Computer Science Illuminated, Third Edition

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Chapter 7: Low-Level Programming Languages

John von Neumann

John von Neumann was a brilliant mathematician, physicist, logician, and computer scientist. Legends have been passed down about his astonishing memory and the phenomenal speed at which von Neumann solved problems. He used his talents not only for furthering his mathematical theories, but also for memorizing entire books and reciting them years after he had read them. But ask a highway patrolman about von Neumann's driving ability and he would be likely to throw up his hands in despair; behind the wheel, the mathematical genius was as reckless as a rebel teenager.

John von Neumann was born in Hungary in 1903, the oldest son of a wealthy Jewish banker. He was able to divide 8-digit numbers in his head by the age of 6. He entered high school by the time he was 11, and it wasn't long before his math teachers recommended he be tutored by university professors. He enrolled at the University of Berlin in 1921 to study chemistry as a compromise with his father, who wanted him to study something that would allow him to make money. He received his diploma in chemical engineering from the Technische Hochschule in Zürich in 1926. In the same year, he received his doctorate in mathematics from the University of Budapest, with a thesis on set theory. During the period from 1926 to 1929 von Neumann lectured at Berlin and at Hamburg while holding a Rockefeller fellowship for postdoctoral studies at the University of Göttingen.

von Neumann came to the United States in the early 1930s to teach at Princeton, while still keeping his academic posts in Germany. He resigned the German posts when the Nazis came to power; he was not, however, a political refugee as so many were at that time. While at Princeton, he worked with the talented and as-yet-unknown British student Alan Turing. He continued his brilliant mathematical career, becoming editor of Annals of Mathematics and coeditor of Compositio Mathematica. During the war von Neumann was hired as a consultant for the U.S.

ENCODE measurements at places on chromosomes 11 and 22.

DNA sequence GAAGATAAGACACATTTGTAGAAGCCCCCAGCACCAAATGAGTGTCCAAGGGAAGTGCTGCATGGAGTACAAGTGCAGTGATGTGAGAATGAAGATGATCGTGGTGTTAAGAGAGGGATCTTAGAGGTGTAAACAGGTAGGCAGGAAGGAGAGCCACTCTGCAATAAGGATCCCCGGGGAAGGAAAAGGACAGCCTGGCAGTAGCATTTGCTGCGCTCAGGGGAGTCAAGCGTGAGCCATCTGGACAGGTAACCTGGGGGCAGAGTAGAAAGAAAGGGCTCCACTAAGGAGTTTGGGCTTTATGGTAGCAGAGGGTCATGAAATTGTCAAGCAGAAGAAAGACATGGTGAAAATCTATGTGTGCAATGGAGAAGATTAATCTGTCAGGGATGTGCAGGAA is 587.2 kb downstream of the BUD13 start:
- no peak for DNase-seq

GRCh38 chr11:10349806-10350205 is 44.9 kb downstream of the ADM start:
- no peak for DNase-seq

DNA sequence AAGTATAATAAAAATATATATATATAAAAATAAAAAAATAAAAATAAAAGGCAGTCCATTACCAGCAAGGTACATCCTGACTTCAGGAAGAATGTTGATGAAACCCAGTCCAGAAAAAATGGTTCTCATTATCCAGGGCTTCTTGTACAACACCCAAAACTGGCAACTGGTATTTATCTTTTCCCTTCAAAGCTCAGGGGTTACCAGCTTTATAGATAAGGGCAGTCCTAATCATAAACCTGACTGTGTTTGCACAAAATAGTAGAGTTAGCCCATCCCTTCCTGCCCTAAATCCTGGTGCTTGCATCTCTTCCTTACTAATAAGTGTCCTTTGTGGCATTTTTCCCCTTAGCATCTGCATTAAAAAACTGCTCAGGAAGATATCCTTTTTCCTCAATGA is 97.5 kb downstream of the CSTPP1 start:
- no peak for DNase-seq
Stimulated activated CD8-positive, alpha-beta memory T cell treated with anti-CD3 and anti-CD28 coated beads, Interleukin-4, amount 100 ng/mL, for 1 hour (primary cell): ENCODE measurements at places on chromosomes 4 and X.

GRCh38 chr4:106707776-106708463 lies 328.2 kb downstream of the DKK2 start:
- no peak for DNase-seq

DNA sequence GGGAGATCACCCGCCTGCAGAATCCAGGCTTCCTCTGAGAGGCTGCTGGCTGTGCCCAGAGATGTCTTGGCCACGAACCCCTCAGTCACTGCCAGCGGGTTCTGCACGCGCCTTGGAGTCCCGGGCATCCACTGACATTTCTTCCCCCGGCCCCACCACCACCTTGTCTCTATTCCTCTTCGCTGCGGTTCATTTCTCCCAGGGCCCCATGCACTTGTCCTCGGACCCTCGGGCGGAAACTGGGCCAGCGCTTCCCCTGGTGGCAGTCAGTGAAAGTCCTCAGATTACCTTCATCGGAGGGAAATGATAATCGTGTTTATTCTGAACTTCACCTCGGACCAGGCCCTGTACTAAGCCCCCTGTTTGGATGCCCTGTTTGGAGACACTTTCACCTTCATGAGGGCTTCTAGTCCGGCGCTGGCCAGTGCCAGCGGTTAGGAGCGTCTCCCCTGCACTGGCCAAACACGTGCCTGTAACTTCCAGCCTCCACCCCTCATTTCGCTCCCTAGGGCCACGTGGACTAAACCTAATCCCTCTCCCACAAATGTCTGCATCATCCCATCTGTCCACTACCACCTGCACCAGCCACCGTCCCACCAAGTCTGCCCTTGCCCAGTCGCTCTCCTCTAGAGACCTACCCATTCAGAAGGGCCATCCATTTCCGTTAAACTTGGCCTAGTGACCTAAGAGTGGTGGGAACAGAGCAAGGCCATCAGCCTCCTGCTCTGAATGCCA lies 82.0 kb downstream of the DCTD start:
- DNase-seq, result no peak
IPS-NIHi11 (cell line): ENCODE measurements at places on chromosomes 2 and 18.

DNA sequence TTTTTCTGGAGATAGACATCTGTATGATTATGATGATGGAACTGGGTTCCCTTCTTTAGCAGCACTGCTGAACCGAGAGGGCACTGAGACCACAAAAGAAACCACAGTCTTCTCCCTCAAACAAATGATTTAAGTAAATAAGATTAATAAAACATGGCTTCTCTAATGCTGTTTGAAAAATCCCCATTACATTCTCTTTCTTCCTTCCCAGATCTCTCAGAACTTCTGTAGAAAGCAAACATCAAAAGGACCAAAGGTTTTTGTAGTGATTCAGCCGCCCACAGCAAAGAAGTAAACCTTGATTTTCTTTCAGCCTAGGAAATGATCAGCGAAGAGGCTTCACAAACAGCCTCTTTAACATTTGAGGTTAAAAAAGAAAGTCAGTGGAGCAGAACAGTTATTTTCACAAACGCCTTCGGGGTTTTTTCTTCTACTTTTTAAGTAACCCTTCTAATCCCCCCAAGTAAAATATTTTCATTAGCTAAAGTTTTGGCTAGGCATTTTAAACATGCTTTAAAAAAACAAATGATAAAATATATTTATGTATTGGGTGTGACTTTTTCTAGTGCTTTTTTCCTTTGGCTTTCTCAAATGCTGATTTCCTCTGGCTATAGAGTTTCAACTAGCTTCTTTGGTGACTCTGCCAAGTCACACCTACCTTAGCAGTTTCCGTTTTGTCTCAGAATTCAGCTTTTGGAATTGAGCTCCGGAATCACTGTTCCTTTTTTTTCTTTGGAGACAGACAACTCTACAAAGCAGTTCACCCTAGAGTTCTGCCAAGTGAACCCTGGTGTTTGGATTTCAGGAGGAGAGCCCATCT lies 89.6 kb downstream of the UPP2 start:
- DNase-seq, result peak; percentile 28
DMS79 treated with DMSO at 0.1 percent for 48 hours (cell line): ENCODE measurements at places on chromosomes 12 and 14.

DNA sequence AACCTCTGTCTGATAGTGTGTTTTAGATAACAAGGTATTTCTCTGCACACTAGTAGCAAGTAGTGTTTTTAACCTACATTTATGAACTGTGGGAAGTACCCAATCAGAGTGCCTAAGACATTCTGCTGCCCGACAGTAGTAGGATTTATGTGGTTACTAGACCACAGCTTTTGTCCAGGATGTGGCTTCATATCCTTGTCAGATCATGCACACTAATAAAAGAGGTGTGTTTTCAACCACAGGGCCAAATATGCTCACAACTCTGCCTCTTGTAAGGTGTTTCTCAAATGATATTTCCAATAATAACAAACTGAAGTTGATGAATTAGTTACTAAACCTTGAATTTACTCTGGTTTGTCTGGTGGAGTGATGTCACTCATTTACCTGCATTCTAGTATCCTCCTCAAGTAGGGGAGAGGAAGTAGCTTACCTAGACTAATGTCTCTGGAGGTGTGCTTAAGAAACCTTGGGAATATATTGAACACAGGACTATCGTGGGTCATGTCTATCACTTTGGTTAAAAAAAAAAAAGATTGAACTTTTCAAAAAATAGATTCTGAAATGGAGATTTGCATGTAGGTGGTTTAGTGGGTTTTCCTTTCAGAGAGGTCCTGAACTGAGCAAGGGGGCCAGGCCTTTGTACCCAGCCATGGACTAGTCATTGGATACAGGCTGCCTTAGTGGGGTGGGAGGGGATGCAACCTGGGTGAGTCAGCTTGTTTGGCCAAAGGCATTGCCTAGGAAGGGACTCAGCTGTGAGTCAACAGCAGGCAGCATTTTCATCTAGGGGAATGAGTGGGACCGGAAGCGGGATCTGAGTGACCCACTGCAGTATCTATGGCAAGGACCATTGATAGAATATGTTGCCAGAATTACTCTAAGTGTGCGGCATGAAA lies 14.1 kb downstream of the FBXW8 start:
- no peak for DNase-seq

Armed Forces and related civilian agencies because of his knowledge of hydrodynamics. He was also called upon to participate in the construction of the atomic bomb in 1943. It was not surprising that, following this work, President Eisenhower appointed him to the Atomic Energy Commission in 1955. Even though bombs and their performance fascinated von Neumann for many years, a fortuitous meeting in 1944 with Herbert Goldstine, a pioneer of one of the first operational electronic digital computers, introduced the mathematician to something more important than bombs--computers. von Neumann's chance conversation with Goldstine in a train station sparked a new fascination for him. He started working on the stored program concept and concluded that internally storing a program eliminated the hours of tedious labor required to reprogram computers (in those days). He also developed a new computer architecture to perform this storage task. In fact, today's computers are often referred to as von Neumann machines because the architectural principles he described have proven so tremendously successful. Changes in computers over the past 40 years have been primarily in terms of the speed and composition of the fundamental circuits, but the basic architecture designed by von Neumann has persisted.

During the 1950s, von Neumann was a consultant for IBM, where he reviewed proposed and ongoing advanced technology projects. One such project was John Backus's FORTRAN, which von Neumann reportedly questioned, asking why anyone would want more than one machine language. In 1957, von Neumann died of bone cancer in Washington, D.C. at the age of 54. Perhaps his work with the atomic bomb resulted in the bone cancer that caused the death of one of the most brilliant and interesting minds of the twentieth century.

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Read a chronology of von Neumann's journey from child prodigy to influential computer pioneer on this web site.

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